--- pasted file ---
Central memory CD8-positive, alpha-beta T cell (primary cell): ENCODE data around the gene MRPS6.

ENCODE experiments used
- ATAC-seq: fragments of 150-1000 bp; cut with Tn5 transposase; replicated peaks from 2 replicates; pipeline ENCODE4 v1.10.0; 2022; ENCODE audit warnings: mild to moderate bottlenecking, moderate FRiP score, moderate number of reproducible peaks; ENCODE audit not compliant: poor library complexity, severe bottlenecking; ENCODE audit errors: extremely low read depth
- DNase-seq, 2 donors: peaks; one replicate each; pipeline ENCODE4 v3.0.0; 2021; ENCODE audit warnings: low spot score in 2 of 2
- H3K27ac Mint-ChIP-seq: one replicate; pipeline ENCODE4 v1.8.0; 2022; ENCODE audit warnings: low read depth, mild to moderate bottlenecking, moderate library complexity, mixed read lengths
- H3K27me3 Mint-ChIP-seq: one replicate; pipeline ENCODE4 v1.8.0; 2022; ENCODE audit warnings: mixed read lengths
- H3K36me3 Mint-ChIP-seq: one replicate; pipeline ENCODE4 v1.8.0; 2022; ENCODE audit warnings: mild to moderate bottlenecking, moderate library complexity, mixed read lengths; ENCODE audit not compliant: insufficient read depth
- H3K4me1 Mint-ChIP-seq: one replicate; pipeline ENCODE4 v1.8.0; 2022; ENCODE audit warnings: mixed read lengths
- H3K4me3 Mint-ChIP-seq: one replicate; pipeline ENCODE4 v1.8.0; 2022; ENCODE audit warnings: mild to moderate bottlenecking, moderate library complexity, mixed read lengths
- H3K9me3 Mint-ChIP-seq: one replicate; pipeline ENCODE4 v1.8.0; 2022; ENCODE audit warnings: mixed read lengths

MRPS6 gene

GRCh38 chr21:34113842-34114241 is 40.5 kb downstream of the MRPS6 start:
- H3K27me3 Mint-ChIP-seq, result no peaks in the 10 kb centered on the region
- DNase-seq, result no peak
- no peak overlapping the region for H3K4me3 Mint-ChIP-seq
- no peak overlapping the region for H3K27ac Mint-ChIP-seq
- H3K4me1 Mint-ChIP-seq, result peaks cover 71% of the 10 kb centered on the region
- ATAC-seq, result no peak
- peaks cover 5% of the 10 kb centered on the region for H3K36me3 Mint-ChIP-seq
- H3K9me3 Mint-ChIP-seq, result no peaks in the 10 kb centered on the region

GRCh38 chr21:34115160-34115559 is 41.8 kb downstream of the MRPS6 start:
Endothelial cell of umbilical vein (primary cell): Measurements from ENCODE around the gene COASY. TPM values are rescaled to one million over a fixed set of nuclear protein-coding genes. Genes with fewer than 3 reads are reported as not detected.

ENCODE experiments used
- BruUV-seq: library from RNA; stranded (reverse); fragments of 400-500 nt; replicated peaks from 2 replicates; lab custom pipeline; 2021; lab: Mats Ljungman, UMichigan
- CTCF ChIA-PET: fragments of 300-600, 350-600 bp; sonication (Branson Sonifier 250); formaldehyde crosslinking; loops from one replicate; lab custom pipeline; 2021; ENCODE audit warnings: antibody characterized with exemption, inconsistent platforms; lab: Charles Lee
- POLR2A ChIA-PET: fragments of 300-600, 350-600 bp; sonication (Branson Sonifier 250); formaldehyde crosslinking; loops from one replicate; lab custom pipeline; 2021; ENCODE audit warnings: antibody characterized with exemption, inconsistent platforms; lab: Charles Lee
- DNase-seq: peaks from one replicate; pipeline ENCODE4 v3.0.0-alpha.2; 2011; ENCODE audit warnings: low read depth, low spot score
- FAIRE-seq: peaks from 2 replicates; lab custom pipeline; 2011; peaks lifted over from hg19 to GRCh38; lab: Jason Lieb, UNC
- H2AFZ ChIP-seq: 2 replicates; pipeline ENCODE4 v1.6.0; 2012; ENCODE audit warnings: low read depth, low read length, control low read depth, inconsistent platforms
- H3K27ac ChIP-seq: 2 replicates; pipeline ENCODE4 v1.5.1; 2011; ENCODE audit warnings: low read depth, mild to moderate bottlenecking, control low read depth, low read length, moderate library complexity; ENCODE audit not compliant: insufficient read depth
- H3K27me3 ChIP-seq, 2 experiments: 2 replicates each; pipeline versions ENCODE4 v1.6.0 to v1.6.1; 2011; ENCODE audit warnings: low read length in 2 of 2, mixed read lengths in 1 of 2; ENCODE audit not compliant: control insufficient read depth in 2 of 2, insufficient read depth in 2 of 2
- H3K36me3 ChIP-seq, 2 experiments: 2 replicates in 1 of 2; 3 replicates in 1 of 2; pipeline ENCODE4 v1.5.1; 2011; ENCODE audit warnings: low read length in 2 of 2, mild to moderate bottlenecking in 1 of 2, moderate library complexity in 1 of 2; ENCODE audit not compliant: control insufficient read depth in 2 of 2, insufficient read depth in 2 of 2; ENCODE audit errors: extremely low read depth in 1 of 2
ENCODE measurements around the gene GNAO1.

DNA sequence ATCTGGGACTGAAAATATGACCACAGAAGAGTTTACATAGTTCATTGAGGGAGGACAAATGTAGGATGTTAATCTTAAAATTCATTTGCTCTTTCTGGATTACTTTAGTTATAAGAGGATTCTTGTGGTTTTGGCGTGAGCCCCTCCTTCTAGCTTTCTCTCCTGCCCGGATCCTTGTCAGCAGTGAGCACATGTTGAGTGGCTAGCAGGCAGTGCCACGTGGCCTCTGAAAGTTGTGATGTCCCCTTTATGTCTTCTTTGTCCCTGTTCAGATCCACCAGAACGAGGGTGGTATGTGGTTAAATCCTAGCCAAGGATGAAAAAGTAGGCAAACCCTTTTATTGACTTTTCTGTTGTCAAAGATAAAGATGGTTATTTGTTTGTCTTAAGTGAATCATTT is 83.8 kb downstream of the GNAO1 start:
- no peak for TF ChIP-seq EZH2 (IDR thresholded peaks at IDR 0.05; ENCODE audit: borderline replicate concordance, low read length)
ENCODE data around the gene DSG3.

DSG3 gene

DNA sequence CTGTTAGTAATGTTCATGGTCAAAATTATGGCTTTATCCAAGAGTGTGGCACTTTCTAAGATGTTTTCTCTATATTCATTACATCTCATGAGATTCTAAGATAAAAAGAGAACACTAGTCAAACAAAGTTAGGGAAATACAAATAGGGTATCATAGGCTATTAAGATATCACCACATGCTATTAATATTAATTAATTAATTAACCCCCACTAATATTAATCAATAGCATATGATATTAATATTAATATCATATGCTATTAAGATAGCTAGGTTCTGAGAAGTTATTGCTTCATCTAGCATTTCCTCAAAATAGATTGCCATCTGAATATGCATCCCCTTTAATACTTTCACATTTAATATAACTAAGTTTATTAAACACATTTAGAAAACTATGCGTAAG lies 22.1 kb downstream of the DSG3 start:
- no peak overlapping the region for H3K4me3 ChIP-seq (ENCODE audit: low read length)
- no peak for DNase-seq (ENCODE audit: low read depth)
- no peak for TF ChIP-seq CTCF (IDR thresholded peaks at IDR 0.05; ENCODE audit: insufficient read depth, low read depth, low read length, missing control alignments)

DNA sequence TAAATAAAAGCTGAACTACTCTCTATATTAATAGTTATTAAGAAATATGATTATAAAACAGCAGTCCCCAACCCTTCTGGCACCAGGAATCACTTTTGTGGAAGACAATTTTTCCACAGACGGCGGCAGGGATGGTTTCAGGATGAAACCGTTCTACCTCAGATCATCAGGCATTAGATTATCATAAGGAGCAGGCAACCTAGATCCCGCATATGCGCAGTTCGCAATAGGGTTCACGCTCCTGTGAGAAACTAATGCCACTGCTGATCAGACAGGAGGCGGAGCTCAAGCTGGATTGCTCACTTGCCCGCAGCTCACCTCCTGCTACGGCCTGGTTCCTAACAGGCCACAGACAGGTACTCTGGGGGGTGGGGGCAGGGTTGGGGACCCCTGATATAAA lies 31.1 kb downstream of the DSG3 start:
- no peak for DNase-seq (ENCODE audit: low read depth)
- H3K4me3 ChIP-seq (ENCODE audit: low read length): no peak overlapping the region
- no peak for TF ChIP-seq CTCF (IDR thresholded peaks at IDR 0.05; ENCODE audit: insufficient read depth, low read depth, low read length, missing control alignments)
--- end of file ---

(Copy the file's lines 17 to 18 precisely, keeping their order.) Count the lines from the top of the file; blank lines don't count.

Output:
- H3K4me1 Mint-ChIP-seq, result peaks cover 71% of the 10 kb centered on the region
- ATAC-seq, result no peak